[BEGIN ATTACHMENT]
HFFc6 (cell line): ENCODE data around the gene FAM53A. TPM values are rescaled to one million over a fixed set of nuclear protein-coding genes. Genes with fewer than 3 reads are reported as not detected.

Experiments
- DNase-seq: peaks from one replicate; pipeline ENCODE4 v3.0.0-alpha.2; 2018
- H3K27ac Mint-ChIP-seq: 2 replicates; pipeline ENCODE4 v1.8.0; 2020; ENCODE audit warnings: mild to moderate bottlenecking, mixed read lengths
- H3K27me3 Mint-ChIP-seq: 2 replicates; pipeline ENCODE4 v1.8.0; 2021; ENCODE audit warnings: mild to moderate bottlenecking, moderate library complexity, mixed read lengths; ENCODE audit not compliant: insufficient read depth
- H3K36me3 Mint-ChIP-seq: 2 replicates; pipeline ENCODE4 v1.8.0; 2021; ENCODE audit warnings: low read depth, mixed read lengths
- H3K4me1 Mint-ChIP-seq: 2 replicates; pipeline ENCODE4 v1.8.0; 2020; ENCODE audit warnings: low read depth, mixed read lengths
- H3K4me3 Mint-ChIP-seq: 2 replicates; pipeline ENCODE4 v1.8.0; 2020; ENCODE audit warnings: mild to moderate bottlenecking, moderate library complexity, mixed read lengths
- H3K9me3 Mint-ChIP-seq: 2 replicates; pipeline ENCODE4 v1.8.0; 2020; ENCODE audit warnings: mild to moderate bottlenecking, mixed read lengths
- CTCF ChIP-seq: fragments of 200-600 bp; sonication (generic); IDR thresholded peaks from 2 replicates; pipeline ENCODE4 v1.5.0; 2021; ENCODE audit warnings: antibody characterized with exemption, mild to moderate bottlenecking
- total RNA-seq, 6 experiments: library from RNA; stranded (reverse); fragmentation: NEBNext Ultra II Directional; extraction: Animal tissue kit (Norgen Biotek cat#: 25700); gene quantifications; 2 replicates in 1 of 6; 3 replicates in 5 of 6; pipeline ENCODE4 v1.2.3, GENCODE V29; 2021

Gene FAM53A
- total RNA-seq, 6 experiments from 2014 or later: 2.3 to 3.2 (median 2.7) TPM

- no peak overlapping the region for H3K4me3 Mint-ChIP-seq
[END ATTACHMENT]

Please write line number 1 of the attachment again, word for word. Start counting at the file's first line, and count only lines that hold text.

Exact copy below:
HFFc6 (cell line): ENCODE data around the gene FAM53A. TPM values are rescaled to one million over a fixed set of nuclear protein-coding genes. Genes with fewer than 3 reads are reported as not detected.